Bottling the 2013 Pinot Noir
Nothing about bottling day is hard, but everything about bottling day is difficult. Glass bottles, metal foils, corks, and labels are handled separately, each procured from unique vendors. You can have your labels printed at any time, but they are illegal to use until approved by the government. If your approval paperwork is misfiled or delayed, you might end up ordering labels before they are actually approved. This is a potentially costly gamble. On the other hand, biting your nails and awaiting approval first may necessitate a “rush order” to the printer, with no guarantee you’ll have your completed labels in time. Bottling unlabeled glass, called “shiners,” can be equally costly. At Bruliam, we use a spreadsheet to calculate our wine volumes. It’s really a guess. You have a wine barrel of fixed volume (228L), and you guestimate your losses. There’s evaporation from the top of the barrel, called headspace. There’s also a volume lost to lees. It’s a by-product of my winemaking style, known as “sur lies” aging. It means I keep the wine with the original yeast, holding onto the ghosts of harvest past until the very end. The skeletons of dead yeast settle to the bottom of the barrel, sponging up some volume of wine with them. You’ll also lose volume to filtration, although it’s far less now since we switched to cross flow from pads. The delta between the volume of wine we think we have versus what we actually bottle means we always order too much or too little product. I’m now the proud owner of giant trivet made of “2013” embossed corks, leftover from my rose. I forgot to have the corks rehydrated and resealed in time to reuse them for the 2013 pinots. It’s now a trivet of regret, since Brian miscalculated our current cork order, and we ended up 500 short.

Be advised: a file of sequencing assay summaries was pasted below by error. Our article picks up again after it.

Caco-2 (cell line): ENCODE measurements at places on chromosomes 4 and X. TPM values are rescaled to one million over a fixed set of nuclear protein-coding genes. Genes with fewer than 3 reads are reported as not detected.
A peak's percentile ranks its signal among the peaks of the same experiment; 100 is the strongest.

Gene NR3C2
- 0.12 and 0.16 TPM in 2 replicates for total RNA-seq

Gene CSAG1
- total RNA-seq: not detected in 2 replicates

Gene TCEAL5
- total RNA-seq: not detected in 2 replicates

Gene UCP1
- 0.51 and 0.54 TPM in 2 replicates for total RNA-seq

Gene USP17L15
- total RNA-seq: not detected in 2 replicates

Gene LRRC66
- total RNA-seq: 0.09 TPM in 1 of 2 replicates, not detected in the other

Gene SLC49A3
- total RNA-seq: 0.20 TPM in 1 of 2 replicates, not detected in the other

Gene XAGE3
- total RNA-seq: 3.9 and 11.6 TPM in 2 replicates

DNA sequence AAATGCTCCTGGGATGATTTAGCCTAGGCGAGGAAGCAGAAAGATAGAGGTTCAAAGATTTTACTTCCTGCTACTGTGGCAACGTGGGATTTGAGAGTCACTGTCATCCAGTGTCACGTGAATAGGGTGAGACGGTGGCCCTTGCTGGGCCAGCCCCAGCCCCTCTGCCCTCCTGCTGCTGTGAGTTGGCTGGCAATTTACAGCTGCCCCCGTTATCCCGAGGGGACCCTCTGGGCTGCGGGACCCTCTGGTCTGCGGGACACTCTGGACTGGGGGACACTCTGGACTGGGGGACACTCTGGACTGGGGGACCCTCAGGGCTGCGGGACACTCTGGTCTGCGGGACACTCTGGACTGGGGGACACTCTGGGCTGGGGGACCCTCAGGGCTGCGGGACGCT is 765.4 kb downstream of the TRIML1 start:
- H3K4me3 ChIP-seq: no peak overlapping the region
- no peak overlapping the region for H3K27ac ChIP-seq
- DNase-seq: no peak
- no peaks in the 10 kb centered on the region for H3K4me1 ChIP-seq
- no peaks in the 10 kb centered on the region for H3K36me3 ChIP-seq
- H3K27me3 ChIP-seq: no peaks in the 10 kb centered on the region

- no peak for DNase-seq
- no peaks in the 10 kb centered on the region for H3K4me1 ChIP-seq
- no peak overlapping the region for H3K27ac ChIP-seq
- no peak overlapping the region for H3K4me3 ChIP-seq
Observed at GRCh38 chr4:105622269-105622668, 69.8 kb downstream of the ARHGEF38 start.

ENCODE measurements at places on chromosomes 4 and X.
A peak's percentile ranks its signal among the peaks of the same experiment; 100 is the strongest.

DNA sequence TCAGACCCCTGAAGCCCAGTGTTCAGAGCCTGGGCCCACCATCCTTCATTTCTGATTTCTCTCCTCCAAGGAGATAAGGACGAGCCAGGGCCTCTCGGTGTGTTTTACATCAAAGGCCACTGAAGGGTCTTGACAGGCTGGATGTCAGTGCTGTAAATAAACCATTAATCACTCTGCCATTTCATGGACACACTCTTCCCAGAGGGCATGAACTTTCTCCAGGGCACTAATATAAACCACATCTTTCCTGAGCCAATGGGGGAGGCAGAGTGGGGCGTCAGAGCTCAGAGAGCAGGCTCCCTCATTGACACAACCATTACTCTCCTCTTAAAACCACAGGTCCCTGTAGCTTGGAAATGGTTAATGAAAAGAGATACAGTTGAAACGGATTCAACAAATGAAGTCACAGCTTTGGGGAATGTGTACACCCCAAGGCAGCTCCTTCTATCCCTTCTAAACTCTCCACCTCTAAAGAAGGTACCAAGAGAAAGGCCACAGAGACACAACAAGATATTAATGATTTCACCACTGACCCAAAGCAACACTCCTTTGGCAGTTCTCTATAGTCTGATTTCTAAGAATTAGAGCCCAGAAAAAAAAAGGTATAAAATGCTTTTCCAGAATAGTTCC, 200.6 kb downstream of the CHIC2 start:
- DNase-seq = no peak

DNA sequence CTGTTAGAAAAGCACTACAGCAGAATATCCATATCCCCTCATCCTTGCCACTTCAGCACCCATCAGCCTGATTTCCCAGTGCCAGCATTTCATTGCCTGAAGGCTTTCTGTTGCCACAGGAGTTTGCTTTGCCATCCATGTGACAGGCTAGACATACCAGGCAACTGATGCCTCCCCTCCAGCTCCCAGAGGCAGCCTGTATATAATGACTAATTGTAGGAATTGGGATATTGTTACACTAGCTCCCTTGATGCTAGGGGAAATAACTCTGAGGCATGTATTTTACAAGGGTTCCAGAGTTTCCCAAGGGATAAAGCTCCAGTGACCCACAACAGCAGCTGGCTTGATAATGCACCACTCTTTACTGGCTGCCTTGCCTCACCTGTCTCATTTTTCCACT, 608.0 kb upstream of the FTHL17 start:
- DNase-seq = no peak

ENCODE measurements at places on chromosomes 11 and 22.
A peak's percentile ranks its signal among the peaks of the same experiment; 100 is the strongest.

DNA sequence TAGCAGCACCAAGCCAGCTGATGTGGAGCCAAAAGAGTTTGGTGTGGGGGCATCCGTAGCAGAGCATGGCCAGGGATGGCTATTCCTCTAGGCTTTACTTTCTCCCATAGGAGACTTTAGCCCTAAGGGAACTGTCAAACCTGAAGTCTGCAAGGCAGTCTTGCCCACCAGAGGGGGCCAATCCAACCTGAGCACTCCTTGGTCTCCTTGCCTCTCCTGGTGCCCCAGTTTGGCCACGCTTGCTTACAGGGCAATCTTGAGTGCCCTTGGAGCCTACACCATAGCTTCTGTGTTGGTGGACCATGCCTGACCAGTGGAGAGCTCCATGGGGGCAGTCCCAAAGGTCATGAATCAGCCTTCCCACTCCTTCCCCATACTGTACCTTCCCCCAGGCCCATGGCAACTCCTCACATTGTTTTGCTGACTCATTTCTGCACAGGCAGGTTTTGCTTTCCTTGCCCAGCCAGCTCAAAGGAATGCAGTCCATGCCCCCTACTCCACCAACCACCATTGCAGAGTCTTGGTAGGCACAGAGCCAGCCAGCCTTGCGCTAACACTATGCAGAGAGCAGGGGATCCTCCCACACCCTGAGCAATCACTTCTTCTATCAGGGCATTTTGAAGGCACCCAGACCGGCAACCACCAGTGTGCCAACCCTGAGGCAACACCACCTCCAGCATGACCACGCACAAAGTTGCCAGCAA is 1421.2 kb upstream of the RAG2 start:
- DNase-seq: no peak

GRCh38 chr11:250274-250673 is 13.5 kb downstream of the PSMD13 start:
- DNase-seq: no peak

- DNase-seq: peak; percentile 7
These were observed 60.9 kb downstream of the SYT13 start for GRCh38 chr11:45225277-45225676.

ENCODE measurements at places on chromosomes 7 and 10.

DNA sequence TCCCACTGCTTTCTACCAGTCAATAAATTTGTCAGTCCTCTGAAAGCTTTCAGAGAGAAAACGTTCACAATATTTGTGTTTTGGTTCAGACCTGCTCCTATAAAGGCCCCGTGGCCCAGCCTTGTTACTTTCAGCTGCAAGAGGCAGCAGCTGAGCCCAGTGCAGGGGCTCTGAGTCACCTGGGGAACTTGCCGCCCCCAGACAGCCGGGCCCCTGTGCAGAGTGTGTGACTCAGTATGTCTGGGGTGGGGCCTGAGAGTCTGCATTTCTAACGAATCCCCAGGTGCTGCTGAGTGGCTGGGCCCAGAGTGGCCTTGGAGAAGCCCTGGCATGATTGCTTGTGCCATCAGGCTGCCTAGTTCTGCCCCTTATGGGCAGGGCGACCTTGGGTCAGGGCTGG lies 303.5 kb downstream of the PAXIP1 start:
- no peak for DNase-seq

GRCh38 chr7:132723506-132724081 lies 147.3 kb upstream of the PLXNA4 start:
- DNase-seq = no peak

As I write this on the night before bottling, I think I’ve got it under control - that is until there’s a new, unforeseen implosion tomorrow at the bottling line. Since last Friday, we have mitigated the cork shortage disaster and solved one glass problem with another. We’d originally anticipated a bottling line change, where we’d have to swap out the majority glass mold for a measly 26 cases of another. (Apparently the glass mold we’ve been using for years has been discontinued). On the bright side, we don’t have to stop the bottling line anymore. Everyone is relieved. On the flip side, the 26 cases of fallback glass, my “calculation-cushion” if you will, doesn’t exist. The warehouse forgot to delete that line item from inventory back in 2011. Whoops. If I’m lucky, I will sneak by with just enough glass, exactly on the money. But Brian has suggested I take an Excel class at community college this spring.
The best news is that our new Torrey Hill label was approved two weeks ago, some 10 days after we placed the order with the printer. And the wine is delightful. In fact all of the 2013’s are tasting great. I am very proud of the vintage. But I don’t want to get all sappy and quixotic about my wood-fermented 2013 Soberanes pinot when you’re all about to get the 2012. Get ready for the 2012 release and drink to bottling day 2013. Before we blink, we’ll be onto the 2014 harvest.
Update 8/20/2014 - so far so good. The 2013 Torrey Hill is in bottle. Now on to the next ones: